The art of being yourself
Most of all I'm self-taught. I did finish the Academy of Fine Arts, I also did take some art lessons back when I was a kid and all that was helpful, but I spent more time on learning, training and developing my skills by myself. Reading books, training, exploring the art of other artists, and drawing, drawing, drawing - actually I'm still learning, this process never ends. That's because I always try to learn new things and just be better than my last artwork.
I draw as far as I can remember and I also listen to heavy music since my early years. I love music so much that I always wanted to do something with it. I'm a shitty musician, so I decided to do what I do best, draw cover artworks, t-shirt designs, posters etc. I started to work professionally. for good, like 6-7 years ago, maybe a little bit earlier - small local bands, nothing really special. But it was Weedpecker's debut album from 2013 that put me on the map. Since then I work on regular basis, with a lot of great bands, labels etc.
I work both traditionally and digitally. But to be honest, the equipment doesn't matter, I always try to draw like if it was traditional way, you know. Even if I work on a tablet I try to do it like if I was drawing on paper, with pencils, inks etc. It's all about setting up your tools. So I use everything I feel good with. I don't want to waste too much time on talking about the equipment because it's the results that matter. So you know, I could start listing all the software I use, digital tools, traditional pencils, inks, papers., etc., but is that really important?
I don't like when directions are too specific and even literal. I prefer when bands give me just some hints and I have more space to be creative. I also like when they give me carte blanche, but it's very dangerous and you have to discuss with the band every little step you make. Many times bands give me some music samples (for example early versions of songs), lyrics, just to help me to get into the right mood and feel the atmosphere, to understand the theme etc. Yeah, that really helps, actually it helps even more than just simple "draw this and that".
I don't have any philosophy besides drawing whatever I want. And I don't have this so called "artistic vision". I also don't have any mission or things like that. To me the most important thing is to draw and create whatever I feel and stay true to who I am, it's simple as that. The art gives me that kind of freedom, I can be myself. Maybe that's it, maybe that's my philosophy.
All art use some kind of symbolism. That's just the way of saying things, a method of expression. It also gives a viewer many opportunities to have their own interpretation, because to me art is not about trying to figure out what the artist wanted to say but it's about what you see in it. And symbols, they have so many meanings, they can say a lot, much more than a simple, literal image. That, of course, brings a lot of depth into an artwork. I read a lot of books, comics, watch a lot of movies, listen to tons of music and that influence is absolutely natural. It's a huge part of my life and my personality.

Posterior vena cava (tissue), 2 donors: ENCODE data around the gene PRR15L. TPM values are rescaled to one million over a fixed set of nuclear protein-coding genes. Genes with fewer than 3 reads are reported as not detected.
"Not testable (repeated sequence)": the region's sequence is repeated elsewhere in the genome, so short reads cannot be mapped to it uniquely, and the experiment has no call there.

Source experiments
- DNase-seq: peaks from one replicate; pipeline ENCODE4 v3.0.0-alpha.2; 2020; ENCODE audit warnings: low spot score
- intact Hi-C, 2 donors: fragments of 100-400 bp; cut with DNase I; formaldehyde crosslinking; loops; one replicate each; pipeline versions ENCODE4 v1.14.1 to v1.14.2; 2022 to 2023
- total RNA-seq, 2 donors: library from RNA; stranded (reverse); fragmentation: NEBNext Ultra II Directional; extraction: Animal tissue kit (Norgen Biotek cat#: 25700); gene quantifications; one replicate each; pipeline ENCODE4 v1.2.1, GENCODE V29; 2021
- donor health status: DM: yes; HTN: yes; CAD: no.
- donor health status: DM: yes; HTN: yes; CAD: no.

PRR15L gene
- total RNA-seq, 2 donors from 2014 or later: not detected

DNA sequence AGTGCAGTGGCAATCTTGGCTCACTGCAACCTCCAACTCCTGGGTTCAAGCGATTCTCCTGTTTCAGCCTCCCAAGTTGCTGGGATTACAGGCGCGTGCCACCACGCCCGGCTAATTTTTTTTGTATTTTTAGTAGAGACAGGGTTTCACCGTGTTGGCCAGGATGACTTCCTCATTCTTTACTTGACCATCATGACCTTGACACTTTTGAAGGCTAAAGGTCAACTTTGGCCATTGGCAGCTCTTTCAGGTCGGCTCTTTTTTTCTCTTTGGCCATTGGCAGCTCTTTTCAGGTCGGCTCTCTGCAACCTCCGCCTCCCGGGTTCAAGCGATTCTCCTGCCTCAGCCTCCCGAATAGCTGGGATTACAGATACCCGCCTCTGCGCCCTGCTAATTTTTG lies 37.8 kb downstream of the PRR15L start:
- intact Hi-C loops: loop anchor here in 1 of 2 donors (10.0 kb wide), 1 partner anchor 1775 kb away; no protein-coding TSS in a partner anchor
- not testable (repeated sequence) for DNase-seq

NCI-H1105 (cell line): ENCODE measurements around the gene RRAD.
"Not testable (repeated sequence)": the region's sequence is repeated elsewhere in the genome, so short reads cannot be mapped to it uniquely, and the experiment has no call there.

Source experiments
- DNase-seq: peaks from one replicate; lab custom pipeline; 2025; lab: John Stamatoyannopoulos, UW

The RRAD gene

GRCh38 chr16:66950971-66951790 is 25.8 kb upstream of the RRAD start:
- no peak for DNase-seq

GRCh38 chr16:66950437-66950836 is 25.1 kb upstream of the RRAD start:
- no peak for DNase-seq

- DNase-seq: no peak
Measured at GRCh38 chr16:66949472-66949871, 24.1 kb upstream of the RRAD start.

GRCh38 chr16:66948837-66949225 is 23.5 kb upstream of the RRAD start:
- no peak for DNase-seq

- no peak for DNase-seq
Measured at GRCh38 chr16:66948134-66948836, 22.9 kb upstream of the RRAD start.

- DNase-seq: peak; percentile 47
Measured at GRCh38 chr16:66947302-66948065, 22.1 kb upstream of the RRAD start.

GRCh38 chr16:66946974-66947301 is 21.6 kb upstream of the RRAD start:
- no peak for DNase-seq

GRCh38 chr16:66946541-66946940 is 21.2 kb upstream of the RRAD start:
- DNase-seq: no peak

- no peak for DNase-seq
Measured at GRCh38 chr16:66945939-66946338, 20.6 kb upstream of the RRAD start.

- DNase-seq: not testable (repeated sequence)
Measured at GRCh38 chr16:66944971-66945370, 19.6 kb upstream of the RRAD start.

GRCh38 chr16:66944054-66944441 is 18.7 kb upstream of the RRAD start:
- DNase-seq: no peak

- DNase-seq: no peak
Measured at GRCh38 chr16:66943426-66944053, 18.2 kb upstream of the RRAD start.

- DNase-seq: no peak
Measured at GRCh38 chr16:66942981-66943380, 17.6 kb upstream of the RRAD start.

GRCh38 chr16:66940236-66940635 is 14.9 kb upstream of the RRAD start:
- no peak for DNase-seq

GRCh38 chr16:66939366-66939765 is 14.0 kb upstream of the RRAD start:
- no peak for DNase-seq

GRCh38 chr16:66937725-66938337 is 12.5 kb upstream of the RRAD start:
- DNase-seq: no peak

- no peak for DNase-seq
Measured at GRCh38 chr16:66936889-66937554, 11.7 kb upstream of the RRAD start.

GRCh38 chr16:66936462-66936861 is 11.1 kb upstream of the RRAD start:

There is no method, routine or anything like that. I guess I just let it all happen naturally, without pushing it. Actually, you can't be creative all the time, no matter what. Sometimes it's good to take a break, a moment of breath, refresh your mind, throw away your pencils, go somewhere, focus on something else, I don't know, like reading. Sometimes you need to take even few days off, just to go back with new energy. You have to build that need of creating. It's a bit like with addiction, the longer your break lasts, the more you want it. But I don't know if that's the best answer I can give you.
I always try to avoid imitation, so I never look for inspiration in other artists works. That's a very dangerous thing because there is a thin line between imitation and inspiration and if you get too deep into it, you will lose control. Of course, there are exceptions, like when you look for inspiration in paintings, drawings or graphics of famous artists for the purpose, knowingly. But other than that I seek inspirations elsewhere, in movies, books, you mentioned mythology, that is also great stuff to get ideas. Above it all, the biggest inspiration is music. Music has a huge influence on me and it keeps me creative, I just push the play button, let the music flow and wait until images start to grow in my mind. It really stimulates your imagination, that's how I found most of my ideas.
As for technique - when I was younger I used to draw and paint in techniques of famous artists, I tried to study the masters, that's how you learn, but today I try to develop my own style and work on it, to get the results I want (which never happens actually because every drawing starts to live its own life at some point and it can go in directions I've never expected it to go). One thing I know for sure - I'm more of a drawer than a painter.
I've been involved in some small exhibitions but nothing serious really. No, I don't have any plans for exhibitions, I don't feel the need for it now. Maybe someday, later, in next couple of years, who knows. It's not that important to me. I've got some ideas for the future, I would love to make an art book with totally new artworks specially made for this occasion. I think it would be even better than an exhibition. I also work on a comic book and I believe I will finish it around the year 2420. Yeah, I've got more, I've got a lot of ideas and I try to work on them but there's always not enough time.
Interview by Alex Milazzo - Copyright 2017 © Heavy Music Artwork. All rights reserved.
- Category: Art & Design Interviews